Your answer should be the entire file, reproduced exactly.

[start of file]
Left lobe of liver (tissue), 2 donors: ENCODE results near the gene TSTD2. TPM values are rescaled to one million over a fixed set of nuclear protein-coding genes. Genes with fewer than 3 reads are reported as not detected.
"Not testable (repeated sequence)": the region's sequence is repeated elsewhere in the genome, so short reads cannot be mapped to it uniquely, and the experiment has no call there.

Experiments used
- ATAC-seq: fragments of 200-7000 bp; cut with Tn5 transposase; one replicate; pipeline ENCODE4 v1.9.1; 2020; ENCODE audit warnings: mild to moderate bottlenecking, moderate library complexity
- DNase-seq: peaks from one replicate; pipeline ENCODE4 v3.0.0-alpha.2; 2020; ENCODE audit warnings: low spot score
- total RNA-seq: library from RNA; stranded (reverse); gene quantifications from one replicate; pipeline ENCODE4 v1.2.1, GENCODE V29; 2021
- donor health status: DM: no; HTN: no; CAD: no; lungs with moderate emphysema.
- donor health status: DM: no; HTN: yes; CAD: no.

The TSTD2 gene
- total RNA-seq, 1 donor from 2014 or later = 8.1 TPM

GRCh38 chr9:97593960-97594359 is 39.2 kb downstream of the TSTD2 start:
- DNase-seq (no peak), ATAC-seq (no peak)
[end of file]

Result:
Left lobe of liver (tissue), 2 donors: ENCODE results near the gene TSTD2. TPM values are rescaled to one million over a fixed set of nuclear protein-coding genes. Genes with fewer than 3 reads are reported as not detected.
"Not testable (repeated sequence)": the region's sequence is repeated elsewhere in the genome, so short reads cannot be mapped to it uniquely, and the experiment has no call there.

Experiments used
- ATAC-seq: fragments of 200-7000 bp; cut with Tn5 transposase; one replicate; pipeline ENCODE4 v1.9.1; 2020; ENCODE audit warnings: mild to moderate bottlenecking, moderate library complexity
- DNase-seq: peaks from one replicate; pipeline ENCODE4 v3.0.0-alpha.2; 2020; ENCODE audit warnings: low spot score
- total RNA-seq: library from RNA; stranded (reverse); gene quantifications from one replicate; pipeline ENCODE4 v1.2.1, GENCODE V29; 2021
- donor health status: DM: no; HTN: no; CAD: no; lungs with moderate emphysema.
- donor health status: DM: no; HTN: yes; CAD: no.

The TSTD2 gene
- total RNA-seq, 1 donor from 2014 or later = 8.1 TPM

GRCh38 chr9:97593960-97594359 is 39.2 kb downstream of the TSTD2 start:
- DNase-seq (no peak), ATAC-seq (no peak)